Etymology
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long-ago (adj.)
1834, from the adverbial phrase, "far away in past time;" see long (adv.) + ago. As a noun from 1842.
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long-drawn (adj.)
"protracted," 1640s, from long (adv.) + drawn.
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long run (n.)

also long-run, "ultimate outcome," 1620s, from long (adj.) + run (n.); the notion is "when events have run their course," as in the phrase in the long run "after a long course of experience." As an adjective from 1804.

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long-distance (adj.)

1878, in reference to telephoning (1876 of railway fares and traffic), from long (adj.) + distance (n.).

Lieut. G.R.R. Savage, R.E., writing from Roorkee, North-West Provinces, India, sends us an account of some interesting experiments he has been making on long-distance telephones. He constructed telephones expressly for long-distance work, and succeeded in getting a bugle-call heard distinctly over 400 miles of Government telegraph line .... ["Nature," May 16, 1878]
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long-playing (adj.)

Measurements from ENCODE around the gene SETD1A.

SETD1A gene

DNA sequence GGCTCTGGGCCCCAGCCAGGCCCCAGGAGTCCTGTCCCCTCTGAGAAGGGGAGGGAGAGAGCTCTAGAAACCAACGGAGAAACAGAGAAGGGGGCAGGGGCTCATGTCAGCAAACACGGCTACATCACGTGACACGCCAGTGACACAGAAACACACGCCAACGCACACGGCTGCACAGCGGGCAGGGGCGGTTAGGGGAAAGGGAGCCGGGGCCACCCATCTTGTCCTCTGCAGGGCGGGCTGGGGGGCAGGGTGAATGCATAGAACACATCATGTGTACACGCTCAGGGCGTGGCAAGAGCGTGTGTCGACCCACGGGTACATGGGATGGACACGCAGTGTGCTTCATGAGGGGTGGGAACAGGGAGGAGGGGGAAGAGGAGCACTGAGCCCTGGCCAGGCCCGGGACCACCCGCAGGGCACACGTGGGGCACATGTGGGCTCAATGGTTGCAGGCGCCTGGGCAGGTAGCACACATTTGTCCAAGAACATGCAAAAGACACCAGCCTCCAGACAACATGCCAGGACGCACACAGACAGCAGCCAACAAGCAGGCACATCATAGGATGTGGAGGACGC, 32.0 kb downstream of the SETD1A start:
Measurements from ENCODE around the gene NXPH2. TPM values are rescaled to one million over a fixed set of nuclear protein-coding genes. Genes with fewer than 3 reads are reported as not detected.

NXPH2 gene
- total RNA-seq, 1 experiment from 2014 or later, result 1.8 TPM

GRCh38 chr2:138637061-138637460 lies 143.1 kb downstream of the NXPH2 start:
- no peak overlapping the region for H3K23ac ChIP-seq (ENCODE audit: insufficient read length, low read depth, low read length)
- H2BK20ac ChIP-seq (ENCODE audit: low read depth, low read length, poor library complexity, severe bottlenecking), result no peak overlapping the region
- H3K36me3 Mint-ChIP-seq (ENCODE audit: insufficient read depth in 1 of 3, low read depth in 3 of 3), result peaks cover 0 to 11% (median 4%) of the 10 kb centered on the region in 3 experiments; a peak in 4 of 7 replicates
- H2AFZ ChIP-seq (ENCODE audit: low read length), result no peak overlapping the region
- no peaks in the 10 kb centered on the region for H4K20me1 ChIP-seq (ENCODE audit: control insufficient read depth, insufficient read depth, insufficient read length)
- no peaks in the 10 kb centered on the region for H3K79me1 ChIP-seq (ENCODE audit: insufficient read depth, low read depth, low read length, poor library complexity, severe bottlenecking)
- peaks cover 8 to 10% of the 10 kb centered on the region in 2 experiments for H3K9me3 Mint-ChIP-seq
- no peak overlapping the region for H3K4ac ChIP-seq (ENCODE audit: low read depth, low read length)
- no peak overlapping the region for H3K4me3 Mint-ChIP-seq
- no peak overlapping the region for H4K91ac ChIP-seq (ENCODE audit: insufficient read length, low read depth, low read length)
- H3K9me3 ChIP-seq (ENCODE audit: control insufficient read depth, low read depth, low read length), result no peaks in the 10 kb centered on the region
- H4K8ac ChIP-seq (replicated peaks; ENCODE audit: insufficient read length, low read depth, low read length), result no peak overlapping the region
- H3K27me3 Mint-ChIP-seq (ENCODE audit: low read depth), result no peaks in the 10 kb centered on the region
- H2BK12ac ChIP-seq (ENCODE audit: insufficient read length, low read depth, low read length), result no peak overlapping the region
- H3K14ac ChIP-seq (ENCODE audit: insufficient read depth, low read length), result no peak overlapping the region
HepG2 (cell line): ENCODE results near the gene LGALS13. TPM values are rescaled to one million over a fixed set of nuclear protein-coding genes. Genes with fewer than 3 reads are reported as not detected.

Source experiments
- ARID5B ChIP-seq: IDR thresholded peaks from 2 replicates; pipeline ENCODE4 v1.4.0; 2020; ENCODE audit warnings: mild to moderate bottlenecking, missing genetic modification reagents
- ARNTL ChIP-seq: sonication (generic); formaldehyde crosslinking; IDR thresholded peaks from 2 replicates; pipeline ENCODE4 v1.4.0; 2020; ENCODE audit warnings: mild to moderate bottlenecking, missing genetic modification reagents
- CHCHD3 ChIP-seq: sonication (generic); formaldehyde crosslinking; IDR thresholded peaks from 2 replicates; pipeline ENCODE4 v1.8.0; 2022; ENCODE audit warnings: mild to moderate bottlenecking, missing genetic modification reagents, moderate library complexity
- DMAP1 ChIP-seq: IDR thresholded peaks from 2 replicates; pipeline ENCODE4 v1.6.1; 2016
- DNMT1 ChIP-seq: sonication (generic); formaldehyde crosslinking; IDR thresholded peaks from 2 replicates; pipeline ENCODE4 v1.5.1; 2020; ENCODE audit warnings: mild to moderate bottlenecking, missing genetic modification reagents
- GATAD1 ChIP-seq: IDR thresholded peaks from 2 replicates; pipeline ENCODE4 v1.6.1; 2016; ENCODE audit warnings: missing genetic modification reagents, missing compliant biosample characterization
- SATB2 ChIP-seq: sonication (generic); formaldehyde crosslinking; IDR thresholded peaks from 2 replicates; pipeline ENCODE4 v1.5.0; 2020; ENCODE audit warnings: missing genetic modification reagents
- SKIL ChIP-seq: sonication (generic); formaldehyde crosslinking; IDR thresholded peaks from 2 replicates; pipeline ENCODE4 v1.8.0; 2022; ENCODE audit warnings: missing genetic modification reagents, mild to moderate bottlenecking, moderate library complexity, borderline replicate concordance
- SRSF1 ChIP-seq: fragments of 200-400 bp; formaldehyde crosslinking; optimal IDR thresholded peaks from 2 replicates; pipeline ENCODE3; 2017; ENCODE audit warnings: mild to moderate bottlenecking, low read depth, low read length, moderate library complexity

1910, of gramophone recordings, from long (adv.) + present participle of play (v.).
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long-running (adj.)
1943, of theatrical productions, from long (adv.) + present participle of run (v.). Related: Longest-running.
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long-boat (n.)
longest and strongest boat on a sailing ship, 1510s, from long (adj.) + boat (n.).
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part-time (adj.)

also parttime, "employed, occurring, or lasting for less than the usual time," 1891, from part (n.) + time (n.). Related: Part-timer.

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time-honored (adj.)
also time-honoured, 1590s; from time (n.) + past participle of honor (v.).
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